Spotlight on… Susan Pickford
Susan Pickford is an assistant professor at the FTI. She joined the Faculty in fall 2021 as head of the Translation Department’s English Unit. She is a graduate of the University of Oxford, University Paris X and University of Toulouse, and previously worked at the Sorbonne and the Université Sorbonne Paris Nord. She has also been a professional translator for over twenty years, specialising in art and the social sciences, in collaboration with museums and university presses. Her research focuses on the history and sociology of translation, and today, she will be talking to us about a project that will lead to the publication of a new book.
Can you tell us more about your project and how it came about?
First of all, thank you for asking me for the interview. I am very pleased to share my work with the wider FTI community. The book I am working on tracks the development of a professional marketplace for translators in 19th-century France, mainly in the publishing market. I chose France because it has excellent publishing archives, such as the Institut Mémoires de l'Édition Contemporaine in Caen, and because my own translation career has been in France so it is a market I know well. I draw on work by cultural sociologists, such as Pierre Bourdieu and Nathalie Heinich, to flesh out the conditions for a professional field of practice and also apply a book history framework to look at the material conditions in which translators worked. The book has been a long time in the making: it is based on ideas I have been thinking about for over ten years, drawing largely on my own professional practice in translation.
Can you detail the arguments developed in the book?
It starts with an overview of all the ways people made a living from translation from the French revolution to the end of the 19th century, looking not just at the literary sector but also at civil service translators and translation entrepreneurs – the earliest translation agencies date from the 1810s. It then focuses on the publishing sector, studying the way translation was described early in the century as a form of manual or even industrial labour: translators were compared to slaves, child labourers, even steam engines. I then outline the legal framework of translation copyright that eventually led to literary translators being considered authors in their own right. Next, I dive deep into the career of one well-known 19th-century translator, Auguste Defauconpret, who was rumoured to run a “translation factory”. I apply a workplace studies approach to his translational output to try and see if the rumours were true. I also aim to include a chapter on women translators – the sector has always been highly feminised – studying their agency within the field depending on their social status and the diversity of their sources of income.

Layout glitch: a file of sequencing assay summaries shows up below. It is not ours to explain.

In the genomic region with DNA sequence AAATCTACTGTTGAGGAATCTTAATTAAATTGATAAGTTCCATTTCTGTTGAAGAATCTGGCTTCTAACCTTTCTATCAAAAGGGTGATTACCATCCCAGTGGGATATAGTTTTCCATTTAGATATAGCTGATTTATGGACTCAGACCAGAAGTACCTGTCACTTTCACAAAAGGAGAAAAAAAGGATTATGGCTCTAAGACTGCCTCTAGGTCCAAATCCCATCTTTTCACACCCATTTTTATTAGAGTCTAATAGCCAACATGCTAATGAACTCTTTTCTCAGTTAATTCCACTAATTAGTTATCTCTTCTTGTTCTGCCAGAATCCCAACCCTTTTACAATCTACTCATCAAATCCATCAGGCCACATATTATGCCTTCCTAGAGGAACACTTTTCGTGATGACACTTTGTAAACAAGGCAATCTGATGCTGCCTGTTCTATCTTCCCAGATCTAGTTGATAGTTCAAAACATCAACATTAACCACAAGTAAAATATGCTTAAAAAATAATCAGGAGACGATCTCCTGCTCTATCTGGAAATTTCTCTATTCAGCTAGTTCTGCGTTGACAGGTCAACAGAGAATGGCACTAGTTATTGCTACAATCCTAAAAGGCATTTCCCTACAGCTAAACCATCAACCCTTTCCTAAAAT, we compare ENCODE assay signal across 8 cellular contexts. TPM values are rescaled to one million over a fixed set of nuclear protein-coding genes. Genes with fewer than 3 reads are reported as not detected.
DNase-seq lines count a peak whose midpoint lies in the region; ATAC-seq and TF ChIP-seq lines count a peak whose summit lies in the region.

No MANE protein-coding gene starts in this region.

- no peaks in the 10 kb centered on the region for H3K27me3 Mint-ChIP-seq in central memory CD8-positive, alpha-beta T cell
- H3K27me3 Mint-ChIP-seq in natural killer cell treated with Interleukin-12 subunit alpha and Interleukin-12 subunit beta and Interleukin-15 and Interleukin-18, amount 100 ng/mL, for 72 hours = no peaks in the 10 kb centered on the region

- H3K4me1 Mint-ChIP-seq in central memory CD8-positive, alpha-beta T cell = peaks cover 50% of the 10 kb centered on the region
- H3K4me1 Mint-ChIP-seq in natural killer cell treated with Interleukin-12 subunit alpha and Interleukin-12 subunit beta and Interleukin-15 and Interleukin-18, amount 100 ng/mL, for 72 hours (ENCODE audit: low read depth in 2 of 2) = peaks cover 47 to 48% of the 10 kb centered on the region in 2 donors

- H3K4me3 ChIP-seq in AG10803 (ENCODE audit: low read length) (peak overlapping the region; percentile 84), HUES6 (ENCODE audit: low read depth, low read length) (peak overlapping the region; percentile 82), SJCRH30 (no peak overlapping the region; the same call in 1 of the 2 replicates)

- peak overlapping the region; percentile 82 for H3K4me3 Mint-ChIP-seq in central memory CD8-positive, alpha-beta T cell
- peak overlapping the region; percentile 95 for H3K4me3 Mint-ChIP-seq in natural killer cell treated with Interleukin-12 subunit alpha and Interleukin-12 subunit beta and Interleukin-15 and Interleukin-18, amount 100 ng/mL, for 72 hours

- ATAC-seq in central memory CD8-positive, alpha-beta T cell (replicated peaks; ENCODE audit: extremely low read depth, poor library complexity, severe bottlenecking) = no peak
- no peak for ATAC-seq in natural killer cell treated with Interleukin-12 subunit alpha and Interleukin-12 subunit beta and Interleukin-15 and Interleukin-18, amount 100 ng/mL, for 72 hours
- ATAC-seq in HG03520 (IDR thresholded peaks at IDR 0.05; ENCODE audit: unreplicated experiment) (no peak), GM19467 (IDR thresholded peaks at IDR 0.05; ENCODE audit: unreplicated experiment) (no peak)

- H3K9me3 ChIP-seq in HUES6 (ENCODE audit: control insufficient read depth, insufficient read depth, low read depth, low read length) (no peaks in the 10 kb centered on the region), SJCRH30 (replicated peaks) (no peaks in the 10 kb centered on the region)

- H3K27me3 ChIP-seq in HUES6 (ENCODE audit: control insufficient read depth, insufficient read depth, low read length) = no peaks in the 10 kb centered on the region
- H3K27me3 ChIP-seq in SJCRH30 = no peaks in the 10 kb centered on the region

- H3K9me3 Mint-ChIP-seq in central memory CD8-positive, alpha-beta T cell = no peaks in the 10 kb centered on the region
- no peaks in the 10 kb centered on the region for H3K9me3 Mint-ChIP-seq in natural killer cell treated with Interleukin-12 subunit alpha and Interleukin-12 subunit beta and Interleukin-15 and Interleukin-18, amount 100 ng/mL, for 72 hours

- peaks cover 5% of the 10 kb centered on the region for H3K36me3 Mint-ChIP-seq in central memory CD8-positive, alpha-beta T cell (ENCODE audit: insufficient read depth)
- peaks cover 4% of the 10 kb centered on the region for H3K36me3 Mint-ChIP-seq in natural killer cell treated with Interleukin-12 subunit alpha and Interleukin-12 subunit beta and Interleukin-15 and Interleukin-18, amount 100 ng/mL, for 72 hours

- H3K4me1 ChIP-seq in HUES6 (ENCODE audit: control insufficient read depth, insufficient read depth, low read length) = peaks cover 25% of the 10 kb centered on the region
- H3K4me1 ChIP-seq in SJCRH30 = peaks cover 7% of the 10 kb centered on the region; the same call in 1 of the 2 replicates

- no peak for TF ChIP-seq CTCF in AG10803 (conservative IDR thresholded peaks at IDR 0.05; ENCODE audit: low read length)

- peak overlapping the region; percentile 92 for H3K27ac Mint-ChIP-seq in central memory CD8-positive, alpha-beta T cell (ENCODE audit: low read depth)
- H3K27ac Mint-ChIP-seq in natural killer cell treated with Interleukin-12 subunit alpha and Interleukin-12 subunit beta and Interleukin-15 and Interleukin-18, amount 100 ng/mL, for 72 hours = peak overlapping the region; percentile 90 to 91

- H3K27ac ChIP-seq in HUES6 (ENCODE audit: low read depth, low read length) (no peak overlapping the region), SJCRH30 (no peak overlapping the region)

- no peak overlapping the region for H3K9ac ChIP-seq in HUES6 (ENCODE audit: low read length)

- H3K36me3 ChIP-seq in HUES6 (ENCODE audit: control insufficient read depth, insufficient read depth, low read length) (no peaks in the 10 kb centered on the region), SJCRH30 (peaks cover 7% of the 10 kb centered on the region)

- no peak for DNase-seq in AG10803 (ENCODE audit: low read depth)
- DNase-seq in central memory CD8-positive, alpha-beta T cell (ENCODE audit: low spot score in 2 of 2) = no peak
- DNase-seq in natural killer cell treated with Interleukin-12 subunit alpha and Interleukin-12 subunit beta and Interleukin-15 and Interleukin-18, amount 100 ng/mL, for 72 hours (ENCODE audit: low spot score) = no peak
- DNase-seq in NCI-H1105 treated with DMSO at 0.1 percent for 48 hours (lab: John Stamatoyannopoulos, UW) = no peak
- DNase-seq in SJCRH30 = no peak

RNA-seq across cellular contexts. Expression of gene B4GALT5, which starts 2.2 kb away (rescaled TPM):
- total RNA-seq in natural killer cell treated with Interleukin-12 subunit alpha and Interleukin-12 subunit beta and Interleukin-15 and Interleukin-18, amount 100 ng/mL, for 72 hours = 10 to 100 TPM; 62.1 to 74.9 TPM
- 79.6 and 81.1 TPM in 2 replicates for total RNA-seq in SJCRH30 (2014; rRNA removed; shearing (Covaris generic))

What are the obstacles you came across and/or the limits to your research?
Since I signed the contract with Routledge two years ago, the main challenge has been purely practical. Covid obviously restricted access to primary sources for a long time. The nature of the project calls for a lot of archival work and that has been particularly challenging in the past couple of years. Secondly, the sheer potential scope of the project. There has been very little historical research that seeks to tie together Translation Studies and economics or business history. The temptation is to try and flesh out the entire field, but that would be an impossibly large undertaking. That is the main reason why much of the project is framed in terms of literary translation, simply because that is where the archival evidence is easiest to locate.